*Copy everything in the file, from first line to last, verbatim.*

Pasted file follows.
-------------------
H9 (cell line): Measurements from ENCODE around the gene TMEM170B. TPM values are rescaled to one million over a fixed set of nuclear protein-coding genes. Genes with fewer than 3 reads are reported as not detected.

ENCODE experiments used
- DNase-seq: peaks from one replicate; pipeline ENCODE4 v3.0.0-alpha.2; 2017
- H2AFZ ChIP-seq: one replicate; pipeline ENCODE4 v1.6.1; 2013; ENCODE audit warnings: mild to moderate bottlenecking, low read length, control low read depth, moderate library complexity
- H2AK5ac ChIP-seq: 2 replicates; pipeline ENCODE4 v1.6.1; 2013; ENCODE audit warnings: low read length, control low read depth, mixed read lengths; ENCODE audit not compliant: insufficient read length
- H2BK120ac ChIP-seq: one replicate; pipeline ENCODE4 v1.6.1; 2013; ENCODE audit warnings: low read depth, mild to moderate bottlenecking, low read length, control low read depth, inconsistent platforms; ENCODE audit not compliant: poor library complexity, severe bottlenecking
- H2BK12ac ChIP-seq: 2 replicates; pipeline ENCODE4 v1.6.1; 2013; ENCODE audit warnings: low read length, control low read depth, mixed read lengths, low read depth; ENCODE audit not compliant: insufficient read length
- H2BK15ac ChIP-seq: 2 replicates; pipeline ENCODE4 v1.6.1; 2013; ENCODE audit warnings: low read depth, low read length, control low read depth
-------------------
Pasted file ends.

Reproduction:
H9 (cell line): Measurements from ENCODE around the gene TMEM170B. TPM values are rescaled to one million over a fixed set of nuclear protein-coding genes. Genes with fewer than 3 reads are reported as not detected.

ENCODE experiments used
- DNase-seq: peaks from one replicate; pipeline ENCODE4 v3.0.0-alpha.2; 2017
- H2AFZ ChIP-seq: one replicate; pipeline ENCODE4 v1.6.1; 2013; ENCODE audit warnings: mild to moderate bottlenecking, low read length, control low read depth, moderate library complexity
- H2AK5ac ChIP-seq: 2 replicates; pipeline ENCODE4 v1.6.1; 2013; ENCODE audit warnings: low read length, control low read depth, mixed read lengths; ENCODE audit not compliant: insufficient read length
- H2BK120ac ChIP-seq: one replicate; pipeline ENCODE4 v1.6.1; 2013; ENCODE audit warnings: low read depth, mild to moderate bottlenecking, low read length, control low read depth, inconsistent platforms; ENCODE audit not compliant: poor library complexity, severe bottlenecking
- H2BK12ac ChIP-seq: 2 replicates; pipeline ENCODE4 v1.6.1; 2013; ENCODE audit warnings: low read length, control low read depth, mixed read lengths, low read depth; ENCODE audit not compliant: insufficient read length
- H2BK15ac ChIP-seq: 2 replicates; pipeline ENCODE4 v1.6.1; 2013; ENCODE audit warnings: low read depth, low read length, control low read depth